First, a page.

We met through a mutual friend, and she joined our firm as an associate in a different practice group and office from mine. We continued to meet weekly after she joined and she appreciated the opportunity to ask me open questions while adjusting to the company’s processes and culture.

I often tell my employees that some of their best mentoring and sponsorship opportunities are in their day-to-day interactions with experienced attorneys and partners. Genuine trust and valuable lessons can emerge from these relationships. In fact, as my mentoring relationships have evolved, I have found that some of my mentees have now become trusted peers who offer thoughtful insight into professional and personal matters.

Impact: The meaning of what we do

I believe that bringing in diverse voices (literally and metaphorically) improves every decision and outcome, increases everyone’s empathy and creates a more vibrant, human and vital society. Mentoring different attorneys is critical to furthering our understanding of perspectives beyond our own.

To build a real relationship, I believe in being direct and honest, which means communicating in a direct, tactful, and sensitive way. My mentees really want to learn and grow in their profession and appreciate clear and direct feedback. And since the written tone can sometimes be misunderstood, I recommend scheduling “live” meetings (in person, via video or phone) to build the mentoring relationship.

There is no substitute for the direct and meaningful connections I have made through mentoring relationships with attorneys. I have been fortunate that Ogletree has given me opportunities to mentor attorneys by serving in our Asian American Attorney Resource Group, on our Diversity and Inclusion Steering Committee, and as a volunteer supporter for immigrants and vulnerable populations.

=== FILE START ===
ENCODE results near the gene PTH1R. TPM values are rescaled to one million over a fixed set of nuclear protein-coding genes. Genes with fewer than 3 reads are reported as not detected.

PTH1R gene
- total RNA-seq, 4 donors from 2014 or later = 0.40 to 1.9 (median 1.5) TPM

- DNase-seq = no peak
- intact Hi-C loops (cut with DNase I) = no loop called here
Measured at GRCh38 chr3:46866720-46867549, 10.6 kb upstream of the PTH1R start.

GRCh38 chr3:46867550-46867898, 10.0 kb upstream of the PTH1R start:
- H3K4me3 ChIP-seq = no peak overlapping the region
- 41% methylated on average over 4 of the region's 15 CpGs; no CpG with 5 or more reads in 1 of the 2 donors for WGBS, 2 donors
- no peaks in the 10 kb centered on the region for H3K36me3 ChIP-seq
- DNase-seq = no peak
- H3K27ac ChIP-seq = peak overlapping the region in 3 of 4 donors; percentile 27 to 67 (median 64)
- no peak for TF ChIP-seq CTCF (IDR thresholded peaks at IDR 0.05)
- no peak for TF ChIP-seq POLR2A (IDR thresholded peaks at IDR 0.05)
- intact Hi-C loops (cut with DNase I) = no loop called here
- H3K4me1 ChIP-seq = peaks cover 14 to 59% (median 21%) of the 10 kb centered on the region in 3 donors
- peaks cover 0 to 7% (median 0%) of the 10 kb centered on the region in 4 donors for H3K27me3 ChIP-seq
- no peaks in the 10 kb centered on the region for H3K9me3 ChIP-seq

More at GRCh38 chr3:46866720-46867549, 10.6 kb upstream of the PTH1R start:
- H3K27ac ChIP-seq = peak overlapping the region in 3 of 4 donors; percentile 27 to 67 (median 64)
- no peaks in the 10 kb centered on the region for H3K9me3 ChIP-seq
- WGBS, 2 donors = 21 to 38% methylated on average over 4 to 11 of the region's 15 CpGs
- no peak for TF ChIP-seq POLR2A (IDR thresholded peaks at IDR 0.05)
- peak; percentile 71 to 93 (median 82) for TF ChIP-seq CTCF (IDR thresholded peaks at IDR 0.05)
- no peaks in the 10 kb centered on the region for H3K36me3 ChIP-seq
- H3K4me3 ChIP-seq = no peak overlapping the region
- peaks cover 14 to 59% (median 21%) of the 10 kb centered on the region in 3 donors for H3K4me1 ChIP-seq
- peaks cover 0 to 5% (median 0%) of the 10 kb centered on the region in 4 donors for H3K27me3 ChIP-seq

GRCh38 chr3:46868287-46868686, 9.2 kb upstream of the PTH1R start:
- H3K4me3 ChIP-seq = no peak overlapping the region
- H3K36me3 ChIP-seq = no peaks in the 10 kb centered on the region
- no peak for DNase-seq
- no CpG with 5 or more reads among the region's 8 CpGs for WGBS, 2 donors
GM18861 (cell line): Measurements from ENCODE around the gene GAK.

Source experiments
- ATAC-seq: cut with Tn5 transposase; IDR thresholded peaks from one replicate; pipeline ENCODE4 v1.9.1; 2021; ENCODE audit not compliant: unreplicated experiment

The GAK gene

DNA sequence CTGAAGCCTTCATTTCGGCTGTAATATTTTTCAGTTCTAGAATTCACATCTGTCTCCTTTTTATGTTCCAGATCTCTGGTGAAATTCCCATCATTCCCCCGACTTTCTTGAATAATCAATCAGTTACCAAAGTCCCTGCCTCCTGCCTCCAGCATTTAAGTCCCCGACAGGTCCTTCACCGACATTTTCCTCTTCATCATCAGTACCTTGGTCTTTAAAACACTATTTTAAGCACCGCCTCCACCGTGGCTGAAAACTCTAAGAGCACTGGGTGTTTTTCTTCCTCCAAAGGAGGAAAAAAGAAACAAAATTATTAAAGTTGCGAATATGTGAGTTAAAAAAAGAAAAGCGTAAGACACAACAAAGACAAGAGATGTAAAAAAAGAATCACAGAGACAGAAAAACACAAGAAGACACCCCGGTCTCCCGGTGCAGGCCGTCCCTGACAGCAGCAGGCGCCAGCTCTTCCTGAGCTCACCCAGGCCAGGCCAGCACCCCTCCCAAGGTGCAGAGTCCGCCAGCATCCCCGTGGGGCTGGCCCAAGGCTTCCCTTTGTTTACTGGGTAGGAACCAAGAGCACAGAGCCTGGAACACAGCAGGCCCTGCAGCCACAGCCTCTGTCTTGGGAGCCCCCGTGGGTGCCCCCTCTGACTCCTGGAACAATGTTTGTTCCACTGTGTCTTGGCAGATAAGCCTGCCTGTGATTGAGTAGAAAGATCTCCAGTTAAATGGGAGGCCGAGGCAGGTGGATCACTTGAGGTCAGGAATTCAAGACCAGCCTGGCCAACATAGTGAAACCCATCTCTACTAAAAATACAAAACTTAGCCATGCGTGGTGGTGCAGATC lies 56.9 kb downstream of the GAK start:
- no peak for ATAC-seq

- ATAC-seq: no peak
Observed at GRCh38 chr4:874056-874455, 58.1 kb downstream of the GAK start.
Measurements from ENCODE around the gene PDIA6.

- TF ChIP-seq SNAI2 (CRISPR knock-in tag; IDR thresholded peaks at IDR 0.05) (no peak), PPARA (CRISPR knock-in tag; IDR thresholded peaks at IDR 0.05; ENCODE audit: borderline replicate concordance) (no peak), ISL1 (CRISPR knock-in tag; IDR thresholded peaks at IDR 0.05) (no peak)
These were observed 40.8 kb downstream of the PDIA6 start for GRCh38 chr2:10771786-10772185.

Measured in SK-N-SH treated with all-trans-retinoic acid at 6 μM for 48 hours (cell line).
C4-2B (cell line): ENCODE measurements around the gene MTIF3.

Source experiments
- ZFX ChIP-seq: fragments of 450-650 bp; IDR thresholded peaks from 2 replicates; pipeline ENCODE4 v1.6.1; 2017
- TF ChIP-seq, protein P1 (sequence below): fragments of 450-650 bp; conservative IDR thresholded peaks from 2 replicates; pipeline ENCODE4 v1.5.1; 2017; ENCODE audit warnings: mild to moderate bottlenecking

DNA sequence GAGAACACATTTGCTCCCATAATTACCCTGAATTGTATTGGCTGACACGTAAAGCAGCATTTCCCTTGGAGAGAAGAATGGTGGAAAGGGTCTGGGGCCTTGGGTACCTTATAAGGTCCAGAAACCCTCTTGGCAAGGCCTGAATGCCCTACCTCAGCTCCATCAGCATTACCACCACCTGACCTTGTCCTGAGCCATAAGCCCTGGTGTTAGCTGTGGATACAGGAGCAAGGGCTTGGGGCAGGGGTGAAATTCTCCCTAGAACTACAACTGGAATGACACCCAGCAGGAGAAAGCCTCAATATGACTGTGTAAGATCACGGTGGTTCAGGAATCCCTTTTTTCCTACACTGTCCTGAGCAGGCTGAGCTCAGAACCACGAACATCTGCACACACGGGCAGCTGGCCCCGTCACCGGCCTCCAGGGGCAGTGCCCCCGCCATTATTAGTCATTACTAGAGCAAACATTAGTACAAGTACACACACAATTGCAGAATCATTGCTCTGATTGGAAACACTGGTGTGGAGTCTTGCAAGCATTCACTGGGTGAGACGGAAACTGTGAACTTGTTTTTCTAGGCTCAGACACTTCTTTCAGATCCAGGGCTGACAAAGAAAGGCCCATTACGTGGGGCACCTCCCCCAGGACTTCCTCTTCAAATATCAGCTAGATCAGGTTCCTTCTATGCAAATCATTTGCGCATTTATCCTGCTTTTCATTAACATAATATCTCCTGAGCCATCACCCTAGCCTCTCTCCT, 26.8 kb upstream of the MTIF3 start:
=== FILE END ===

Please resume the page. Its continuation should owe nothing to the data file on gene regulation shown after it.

Mentoring has a wide spectrum. In addition to professional care, I have endeavored to provide care through charitable work. The totality of these experiences contributes to our overall development as human beings.

For example, as an immigration attorney, I have been particularly fortunate to have many opportunities to develop mentoring relationships through pro bono services. In 2021, immediately after the US troop withdrawal and refugee crisis began in Afghanistan, I led a company-wide pro bono initiative.

I mobilized and mentored a group of more than 60 attorneys and paralegals in Ogletree and worked with numerous NGOs and the US Congress Offices to help hundreds of people from Afghanistan seek emergency relief and admission to the United States. I believe that we should use our privileges in this country and our careers to create real change for marginalized communities.

The person I am today has been shaped by both my mentors and mentees – these relationships are truly symbiotic and mutually enriching. I am honored to be a representative leader in corporate governance that supports a mission of equity, diversity and opportunity.

I am also proud that my children are able to see their mother as a person who sets an example as a female leader and working mother, who represents and celebrates our heritage and opens doors for others to do the same.

This article does not necessarily represent the opinion of the Bureau of National Affairs, Inc., the publisher of Bloomberg Law and Bloomberg Tax, or its owners.

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Information about the author

Caroline Tang is an immigrant shareholder in Ogletree Deakins’ Austin office. She serves on the company’s Diversity and Inclusion Steering Committee and received the company’s 2021 David E. Jones Diversity Champion Award.